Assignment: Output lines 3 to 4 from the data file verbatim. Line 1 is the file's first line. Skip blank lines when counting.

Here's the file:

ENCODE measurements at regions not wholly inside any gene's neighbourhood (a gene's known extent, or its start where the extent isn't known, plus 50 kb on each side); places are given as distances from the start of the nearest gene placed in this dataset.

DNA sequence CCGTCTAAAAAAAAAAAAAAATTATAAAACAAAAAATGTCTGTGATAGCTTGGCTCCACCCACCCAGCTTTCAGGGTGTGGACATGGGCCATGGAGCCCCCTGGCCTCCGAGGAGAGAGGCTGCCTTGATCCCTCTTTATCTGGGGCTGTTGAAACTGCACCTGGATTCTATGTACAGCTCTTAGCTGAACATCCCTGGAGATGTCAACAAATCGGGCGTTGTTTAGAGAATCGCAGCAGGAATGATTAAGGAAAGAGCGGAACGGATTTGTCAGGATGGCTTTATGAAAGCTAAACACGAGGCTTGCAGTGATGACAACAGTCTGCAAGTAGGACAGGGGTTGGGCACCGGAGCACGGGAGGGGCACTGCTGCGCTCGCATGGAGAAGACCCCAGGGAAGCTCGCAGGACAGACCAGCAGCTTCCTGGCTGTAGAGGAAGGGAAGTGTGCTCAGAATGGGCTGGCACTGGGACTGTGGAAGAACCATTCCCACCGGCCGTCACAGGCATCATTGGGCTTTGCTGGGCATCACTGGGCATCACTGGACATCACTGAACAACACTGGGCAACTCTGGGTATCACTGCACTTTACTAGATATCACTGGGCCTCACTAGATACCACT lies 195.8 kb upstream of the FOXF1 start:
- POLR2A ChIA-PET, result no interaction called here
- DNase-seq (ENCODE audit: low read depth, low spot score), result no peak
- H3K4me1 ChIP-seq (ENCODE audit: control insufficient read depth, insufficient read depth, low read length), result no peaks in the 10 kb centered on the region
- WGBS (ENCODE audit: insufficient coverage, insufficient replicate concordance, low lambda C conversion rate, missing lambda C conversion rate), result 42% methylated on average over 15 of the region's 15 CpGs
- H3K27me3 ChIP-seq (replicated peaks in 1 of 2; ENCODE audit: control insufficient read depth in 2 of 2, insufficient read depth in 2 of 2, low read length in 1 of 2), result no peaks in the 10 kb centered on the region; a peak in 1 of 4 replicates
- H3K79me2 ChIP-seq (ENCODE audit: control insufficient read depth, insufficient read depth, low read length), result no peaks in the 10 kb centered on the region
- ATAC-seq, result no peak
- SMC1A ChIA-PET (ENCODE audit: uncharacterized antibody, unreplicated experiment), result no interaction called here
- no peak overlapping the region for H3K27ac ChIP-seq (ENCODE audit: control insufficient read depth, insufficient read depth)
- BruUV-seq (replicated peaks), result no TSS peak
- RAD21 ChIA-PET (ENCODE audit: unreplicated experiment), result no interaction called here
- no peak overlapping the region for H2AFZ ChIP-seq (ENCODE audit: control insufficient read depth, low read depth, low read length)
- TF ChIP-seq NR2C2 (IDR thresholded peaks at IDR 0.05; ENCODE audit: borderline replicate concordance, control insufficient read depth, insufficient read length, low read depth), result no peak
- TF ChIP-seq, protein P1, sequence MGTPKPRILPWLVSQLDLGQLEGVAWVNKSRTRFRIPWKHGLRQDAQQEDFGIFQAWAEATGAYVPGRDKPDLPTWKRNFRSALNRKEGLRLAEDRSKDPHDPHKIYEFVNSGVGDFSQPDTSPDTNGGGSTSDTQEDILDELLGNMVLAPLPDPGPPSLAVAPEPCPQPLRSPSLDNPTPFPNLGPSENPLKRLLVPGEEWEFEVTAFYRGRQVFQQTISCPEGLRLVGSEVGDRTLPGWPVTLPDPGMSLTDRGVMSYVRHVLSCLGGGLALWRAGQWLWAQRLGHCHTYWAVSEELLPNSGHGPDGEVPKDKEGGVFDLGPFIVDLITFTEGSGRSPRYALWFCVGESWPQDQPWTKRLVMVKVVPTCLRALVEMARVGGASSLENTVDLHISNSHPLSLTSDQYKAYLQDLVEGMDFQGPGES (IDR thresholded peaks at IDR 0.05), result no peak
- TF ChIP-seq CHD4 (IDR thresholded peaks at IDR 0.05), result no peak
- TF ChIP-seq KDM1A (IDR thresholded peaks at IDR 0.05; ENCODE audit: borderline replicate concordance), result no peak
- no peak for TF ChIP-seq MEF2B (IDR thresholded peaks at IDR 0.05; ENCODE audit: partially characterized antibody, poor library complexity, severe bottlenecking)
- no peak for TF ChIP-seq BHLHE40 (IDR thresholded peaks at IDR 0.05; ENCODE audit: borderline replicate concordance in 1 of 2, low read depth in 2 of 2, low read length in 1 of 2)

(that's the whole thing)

- POLR2A ChIA-PET, result no interaction called here
- DNase-seq (ENCODE audit: low read depth, low spot score), result no peak